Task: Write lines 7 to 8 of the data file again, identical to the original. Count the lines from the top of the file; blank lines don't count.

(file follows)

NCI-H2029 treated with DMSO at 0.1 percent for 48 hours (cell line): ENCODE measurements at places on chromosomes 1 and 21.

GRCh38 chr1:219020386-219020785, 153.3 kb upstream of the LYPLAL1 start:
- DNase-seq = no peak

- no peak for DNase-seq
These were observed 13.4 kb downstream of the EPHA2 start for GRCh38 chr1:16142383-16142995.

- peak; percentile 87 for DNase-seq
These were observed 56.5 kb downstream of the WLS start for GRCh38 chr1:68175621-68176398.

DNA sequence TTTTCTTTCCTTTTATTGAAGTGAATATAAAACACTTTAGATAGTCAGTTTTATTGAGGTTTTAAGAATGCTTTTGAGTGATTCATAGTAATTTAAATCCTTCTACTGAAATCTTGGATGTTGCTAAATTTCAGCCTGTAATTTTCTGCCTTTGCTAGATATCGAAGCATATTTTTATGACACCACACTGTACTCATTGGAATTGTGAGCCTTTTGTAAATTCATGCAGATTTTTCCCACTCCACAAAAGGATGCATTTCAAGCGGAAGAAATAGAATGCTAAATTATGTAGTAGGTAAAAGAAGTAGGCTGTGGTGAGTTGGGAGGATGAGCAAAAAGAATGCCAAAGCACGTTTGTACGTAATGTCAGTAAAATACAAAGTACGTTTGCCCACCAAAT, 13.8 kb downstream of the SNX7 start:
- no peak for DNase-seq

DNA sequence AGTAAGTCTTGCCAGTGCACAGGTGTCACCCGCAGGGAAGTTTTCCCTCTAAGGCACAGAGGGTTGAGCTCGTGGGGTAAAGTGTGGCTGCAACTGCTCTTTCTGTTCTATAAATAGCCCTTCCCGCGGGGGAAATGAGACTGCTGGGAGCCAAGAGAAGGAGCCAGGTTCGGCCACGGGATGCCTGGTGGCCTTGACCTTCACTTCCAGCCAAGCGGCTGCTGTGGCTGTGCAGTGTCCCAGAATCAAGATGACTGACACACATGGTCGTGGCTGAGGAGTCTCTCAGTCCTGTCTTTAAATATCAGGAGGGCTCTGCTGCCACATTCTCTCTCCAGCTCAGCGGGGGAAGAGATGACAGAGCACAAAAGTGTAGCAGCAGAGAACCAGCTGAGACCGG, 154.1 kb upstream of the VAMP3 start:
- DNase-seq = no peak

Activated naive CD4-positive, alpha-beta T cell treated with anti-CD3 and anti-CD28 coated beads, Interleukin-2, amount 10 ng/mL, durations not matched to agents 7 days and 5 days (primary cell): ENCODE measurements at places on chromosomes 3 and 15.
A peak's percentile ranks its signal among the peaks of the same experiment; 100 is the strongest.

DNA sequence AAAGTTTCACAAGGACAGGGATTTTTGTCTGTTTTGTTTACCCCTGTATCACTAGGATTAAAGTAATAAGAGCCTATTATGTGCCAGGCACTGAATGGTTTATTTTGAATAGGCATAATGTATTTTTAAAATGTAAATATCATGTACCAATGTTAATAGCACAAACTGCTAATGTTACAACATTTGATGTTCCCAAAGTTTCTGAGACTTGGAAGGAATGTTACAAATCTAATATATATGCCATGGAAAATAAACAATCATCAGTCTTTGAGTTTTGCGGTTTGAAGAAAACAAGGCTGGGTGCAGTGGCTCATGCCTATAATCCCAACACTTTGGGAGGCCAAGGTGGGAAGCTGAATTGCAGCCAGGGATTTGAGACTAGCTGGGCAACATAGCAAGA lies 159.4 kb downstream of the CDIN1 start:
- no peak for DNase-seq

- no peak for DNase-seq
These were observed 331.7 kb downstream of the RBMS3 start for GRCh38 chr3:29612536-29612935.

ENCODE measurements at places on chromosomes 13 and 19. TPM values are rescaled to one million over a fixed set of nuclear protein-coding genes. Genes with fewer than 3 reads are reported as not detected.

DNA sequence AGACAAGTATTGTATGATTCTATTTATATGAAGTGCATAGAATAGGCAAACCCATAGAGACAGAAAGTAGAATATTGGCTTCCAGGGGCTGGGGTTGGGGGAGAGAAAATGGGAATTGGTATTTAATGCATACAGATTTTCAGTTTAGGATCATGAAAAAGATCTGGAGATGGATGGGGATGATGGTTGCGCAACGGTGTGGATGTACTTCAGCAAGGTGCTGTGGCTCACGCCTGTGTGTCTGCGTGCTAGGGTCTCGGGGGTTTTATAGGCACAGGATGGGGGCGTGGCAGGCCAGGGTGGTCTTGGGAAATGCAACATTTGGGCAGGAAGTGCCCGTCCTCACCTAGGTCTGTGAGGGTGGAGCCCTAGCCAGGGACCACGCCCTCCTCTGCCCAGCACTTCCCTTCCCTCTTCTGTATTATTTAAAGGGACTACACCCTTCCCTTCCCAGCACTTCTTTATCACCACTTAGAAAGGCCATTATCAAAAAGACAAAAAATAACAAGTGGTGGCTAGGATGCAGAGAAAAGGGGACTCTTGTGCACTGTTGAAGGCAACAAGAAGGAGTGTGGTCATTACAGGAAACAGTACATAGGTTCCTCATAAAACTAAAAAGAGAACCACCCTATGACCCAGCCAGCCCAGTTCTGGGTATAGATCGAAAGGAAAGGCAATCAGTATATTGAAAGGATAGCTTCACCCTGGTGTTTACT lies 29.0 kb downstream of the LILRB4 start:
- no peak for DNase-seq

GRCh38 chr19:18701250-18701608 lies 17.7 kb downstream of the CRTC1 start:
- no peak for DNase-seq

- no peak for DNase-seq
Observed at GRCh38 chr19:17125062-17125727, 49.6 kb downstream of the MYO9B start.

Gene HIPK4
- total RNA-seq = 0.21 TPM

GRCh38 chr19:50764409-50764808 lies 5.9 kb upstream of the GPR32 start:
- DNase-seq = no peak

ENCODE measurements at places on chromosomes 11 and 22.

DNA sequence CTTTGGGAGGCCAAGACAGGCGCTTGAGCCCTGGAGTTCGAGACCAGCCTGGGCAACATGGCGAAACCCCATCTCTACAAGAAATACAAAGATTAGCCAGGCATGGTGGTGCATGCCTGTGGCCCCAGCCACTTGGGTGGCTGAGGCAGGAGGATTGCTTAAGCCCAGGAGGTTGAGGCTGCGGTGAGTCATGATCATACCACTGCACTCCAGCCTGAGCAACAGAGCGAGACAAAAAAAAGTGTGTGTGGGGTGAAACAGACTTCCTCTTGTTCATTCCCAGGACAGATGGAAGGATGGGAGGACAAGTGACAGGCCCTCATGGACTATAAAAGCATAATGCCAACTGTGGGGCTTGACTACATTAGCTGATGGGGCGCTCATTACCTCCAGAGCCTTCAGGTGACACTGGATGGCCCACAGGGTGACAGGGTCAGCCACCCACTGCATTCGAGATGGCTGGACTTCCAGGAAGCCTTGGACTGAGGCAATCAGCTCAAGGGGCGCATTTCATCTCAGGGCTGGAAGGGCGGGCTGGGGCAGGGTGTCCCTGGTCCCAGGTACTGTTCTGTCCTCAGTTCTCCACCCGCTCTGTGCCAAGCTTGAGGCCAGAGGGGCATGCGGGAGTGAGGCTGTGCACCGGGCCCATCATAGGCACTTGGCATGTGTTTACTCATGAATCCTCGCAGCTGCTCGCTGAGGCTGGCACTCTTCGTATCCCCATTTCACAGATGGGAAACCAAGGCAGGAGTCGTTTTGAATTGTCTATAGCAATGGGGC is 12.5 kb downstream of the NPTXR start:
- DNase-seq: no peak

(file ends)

These were observed 56.5 kb downstream of the WLS start for GRCh38 chr1:68175621-68176398.

DNA sequence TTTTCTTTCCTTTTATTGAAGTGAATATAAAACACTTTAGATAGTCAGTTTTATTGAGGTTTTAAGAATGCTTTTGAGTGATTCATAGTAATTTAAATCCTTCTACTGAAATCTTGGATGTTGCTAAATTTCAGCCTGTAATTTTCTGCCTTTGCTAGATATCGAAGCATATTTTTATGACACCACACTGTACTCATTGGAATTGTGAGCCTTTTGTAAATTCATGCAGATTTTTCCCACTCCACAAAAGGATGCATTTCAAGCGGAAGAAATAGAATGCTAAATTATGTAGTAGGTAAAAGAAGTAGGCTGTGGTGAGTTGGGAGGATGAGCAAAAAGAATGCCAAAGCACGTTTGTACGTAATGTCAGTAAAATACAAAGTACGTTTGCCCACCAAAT, 13.8 kb downstream of the SNX7 start: